Statistical analysis

Statistical analyzes were performed using JMP® pro 12 software. Quantitative variables are presented as a mean ± standard deviation (range). Qualitative variables are presented as a number and ratio. Comparisons between groups were performed using a chi-2 test.


During the 12-month period, 402 patients underwent ERM surgery. Among them, 278 patients had idiopathic ERM and 124 were excluded for myopic ERM (n = 32), diabetic ERM (n = 54), other secondary ERM (n = 27), lamellar hole (n = 10), and juvenile ERM (n = 1). Among the patients with idiopathic ERM, complete preoperative imaging was available in 70 patients who were included for analysis.

Patient and ERM characteristics are shown in Table 1. Briefly, patient mean age at the time of surgery was 69.2 ± 8.1 years (41–87 years), 69% and 31% underwent vitrectomy and phacovitrectomy (when lens opacification was significant), respectively. Retinal cysts and a pseudohole were present in 13% (9/70) and 7% (5/70) of cases, respectively.

Table 1 Pre- and intraoperative characteristics of the 70 patients with primary ERM and complete preoperative imaging

Preoperative image analysis (Fig. 2)

Fig. 2

Distribution of the scores for ERM visualization for each type of preoperative image. In 70 eyes, each preoperative image was scored from 0 to 4 according to the quality of ERM visualization: 0 = ERM not visible, 1 = vessel contraction, 2 = retinal folds, 3 = ERM limits, 4 = elevated ERM edge. Color fundus photography (CFP) obtained the score of 0, 1, 2, 3 and 4 in 30.7%, 35%, 16.4%, 14.3% and 3.6% of cases, respectively. Infrared-reflectance SLO images (IR) obtained the score of 0, 1, 2, 3 and 4 in 0.7%, 20%, 65.7% 9.3% and 4.3% of cases, respectively. Blue-reflectance SLO images (BR) obtained the score of 0, 1, 2, 3 and 4 in 7.1%, 5.7%, 25%, 44.3% and 17.9% of cases, respectively. En Face OCT images (En Face) obtained the score of 0, 1, 2, 3 and 4 in 2.1%, 0%, 29.5%, 52.9% and 15.7% of cases, respectively. BR blue-reflectance SLO, En Face En Face optical coherence tomography image, CFP color fundus photography, IR infrared-reflectance SLO

Regarding the preoperative images of all patients, the best score was obtained by En Face OCT (total score of 392) followed by BR images (total score of 364) and IR images (total score of 272). CFP obtained the worse score (total score of 171) (p < 0.001, Friedman test). Figure 2 shows the distribution of the scores for each imaging modality. The ERM limits or edges (score of 3 or 4) were visualized in 68.5% of cases on En Face OCT, in 62.1% of cases on BR images compared to only 13.6% of cases on IR images and 17.9% of cases on CFP. The ERM could not be identified in 22 out of the 70 cases (31%) on CFP because the image was not contrasted enough to distinguish either the ERM reflectivity or vessel constriction. ERM was not visible on BR images in 7% of cases (5/70), due to the presence of an artifact in 2 cases, to low-quality images in 2 cases, and to a very flat ERM in 1 case. In 3 cases, The ERM was not detected by En Face OCT in 3 cases (4%) because the ERM was thin and extended beyond the image dimensions.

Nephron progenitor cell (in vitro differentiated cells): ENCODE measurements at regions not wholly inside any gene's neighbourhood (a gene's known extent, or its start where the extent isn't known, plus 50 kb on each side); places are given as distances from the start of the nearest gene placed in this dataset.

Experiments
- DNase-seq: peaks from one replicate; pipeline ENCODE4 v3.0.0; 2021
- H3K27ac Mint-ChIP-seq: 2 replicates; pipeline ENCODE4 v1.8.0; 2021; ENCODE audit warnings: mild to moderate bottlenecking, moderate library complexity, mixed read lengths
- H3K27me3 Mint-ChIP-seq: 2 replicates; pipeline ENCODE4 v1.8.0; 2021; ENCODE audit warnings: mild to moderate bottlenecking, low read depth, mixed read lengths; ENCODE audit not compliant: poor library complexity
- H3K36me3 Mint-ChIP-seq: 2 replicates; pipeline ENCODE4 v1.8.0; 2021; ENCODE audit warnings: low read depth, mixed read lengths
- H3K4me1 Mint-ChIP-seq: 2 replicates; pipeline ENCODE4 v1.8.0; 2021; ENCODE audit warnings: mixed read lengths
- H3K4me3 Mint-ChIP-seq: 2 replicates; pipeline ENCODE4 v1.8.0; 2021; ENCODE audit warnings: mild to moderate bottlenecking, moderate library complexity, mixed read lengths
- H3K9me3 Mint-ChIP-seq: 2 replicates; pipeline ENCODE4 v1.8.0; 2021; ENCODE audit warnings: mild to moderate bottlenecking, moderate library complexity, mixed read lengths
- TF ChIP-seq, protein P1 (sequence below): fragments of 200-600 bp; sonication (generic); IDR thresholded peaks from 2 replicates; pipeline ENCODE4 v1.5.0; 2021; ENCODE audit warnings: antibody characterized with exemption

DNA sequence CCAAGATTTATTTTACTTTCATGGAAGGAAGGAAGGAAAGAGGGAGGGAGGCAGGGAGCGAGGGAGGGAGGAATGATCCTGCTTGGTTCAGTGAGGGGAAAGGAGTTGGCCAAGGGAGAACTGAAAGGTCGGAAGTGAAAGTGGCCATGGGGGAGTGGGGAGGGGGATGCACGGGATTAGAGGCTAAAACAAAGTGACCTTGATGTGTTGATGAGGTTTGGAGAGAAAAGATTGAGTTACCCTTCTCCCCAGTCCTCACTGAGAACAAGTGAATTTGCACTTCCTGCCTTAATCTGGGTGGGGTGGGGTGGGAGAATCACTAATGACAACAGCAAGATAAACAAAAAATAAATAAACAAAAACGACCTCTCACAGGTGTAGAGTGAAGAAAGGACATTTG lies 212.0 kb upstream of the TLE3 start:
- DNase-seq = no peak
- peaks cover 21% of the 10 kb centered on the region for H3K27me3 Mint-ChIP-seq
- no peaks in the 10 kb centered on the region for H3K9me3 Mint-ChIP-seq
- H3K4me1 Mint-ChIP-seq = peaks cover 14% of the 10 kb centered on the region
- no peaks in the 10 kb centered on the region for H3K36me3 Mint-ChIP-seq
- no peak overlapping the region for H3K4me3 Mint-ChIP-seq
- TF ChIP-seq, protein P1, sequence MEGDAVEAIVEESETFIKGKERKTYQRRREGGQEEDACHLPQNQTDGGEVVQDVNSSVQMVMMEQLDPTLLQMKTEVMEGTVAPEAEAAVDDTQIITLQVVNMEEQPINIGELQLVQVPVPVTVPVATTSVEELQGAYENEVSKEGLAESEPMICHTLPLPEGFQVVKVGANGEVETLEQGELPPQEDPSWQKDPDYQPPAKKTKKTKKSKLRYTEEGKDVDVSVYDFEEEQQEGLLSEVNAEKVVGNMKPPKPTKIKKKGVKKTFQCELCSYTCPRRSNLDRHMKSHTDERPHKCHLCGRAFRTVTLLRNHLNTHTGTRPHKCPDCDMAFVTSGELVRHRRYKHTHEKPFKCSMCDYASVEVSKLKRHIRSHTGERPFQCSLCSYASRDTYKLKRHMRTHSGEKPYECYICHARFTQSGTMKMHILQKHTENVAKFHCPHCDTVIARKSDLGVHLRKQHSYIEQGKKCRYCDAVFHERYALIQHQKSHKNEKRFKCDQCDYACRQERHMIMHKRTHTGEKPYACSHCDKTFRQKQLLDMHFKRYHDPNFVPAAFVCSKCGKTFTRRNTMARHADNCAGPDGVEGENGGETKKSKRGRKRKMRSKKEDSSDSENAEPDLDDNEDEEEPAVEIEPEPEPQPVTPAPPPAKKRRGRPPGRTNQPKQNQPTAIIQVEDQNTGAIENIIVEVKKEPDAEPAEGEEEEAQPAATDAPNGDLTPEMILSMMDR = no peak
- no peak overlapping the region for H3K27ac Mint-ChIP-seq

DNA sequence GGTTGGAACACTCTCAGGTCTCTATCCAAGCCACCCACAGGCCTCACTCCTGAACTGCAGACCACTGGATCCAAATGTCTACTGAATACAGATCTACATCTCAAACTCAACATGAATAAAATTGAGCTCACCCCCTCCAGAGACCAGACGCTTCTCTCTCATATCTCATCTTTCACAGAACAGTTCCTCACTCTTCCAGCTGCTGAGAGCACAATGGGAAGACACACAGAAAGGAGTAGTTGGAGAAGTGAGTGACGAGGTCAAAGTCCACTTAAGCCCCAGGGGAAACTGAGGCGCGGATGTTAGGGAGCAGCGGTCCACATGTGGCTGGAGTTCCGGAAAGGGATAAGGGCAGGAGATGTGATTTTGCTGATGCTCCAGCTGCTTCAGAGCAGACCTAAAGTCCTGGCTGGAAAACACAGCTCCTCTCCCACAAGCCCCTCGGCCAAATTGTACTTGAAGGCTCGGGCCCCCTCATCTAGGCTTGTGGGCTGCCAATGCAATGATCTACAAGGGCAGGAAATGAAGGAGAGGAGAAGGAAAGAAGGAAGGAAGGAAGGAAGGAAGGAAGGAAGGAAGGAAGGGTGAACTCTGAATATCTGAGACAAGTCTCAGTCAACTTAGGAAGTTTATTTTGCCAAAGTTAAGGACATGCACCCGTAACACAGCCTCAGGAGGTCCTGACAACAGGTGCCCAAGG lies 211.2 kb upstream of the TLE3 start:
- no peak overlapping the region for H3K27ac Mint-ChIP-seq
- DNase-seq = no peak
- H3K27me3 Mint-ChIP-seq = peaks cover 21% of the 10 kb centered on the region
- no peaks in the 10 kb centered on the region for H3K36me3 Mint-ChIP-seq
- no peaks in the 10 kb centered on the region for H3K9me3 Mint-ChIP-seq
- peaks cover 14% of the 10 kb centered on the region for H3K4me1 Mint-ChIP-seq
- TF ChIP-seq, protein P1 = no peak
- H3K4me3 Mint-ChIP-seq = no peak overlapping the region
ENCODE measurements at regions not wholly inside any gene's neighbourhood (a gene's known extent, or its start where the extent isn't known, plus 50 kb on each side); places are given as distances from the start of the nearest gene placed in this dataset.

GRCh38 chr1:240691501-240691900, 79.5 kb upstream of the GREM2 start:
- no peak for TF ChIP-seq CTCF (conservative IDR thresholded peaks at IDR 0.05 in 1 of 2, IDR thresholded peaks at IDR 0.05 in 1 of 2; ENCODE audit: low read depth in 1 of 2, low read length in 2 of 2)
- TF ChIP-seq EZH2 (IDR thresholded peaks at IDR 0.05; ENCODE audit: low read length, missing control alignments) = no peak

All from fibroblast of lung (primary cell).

The overall distribution of the scores for En Face OCT and BR images significantly differed according to the lens status (p = 0.0162 and p = 0.0094, respectively). The ERM limits and edges (grade 3 and 4) were more often visualized on En face images than on BR images, both in phakic and pseudophakic eyes (68.4 versus 63.3%, p < 0.001 and 69% versus 59.5%, p = 0.004, respectively). Regarding BR images, the ERM limits and edges (score of 3 and 4) were visualized in 63.3% of phakic eyes and in 59.2% of pseudophakic eyes, whereas on En Face OCT images, they were visualized in 69% of pseudophakic eyes and in 68.4% of phakic eyes. These differences were not significant (p = 0.6758 and p = 0.9367, respectively).

Intraoperative image analysis

As the recording of the surgery was not systematically performed, an IDI was available in 26 out of the 70 eyes with a complete pre-operative imaging. Six eyes were excluded because they underwent phacovitrectomy to avoid the bias of an improved visualization after lens extraction for the comparison with preoperative images. In this subgroup of 20 eyes, patient mean age was 69.9 ± 9.1 years (range: 53–87 years) and 50% of patients were phakic. Patient characteristics are shown in Table 2.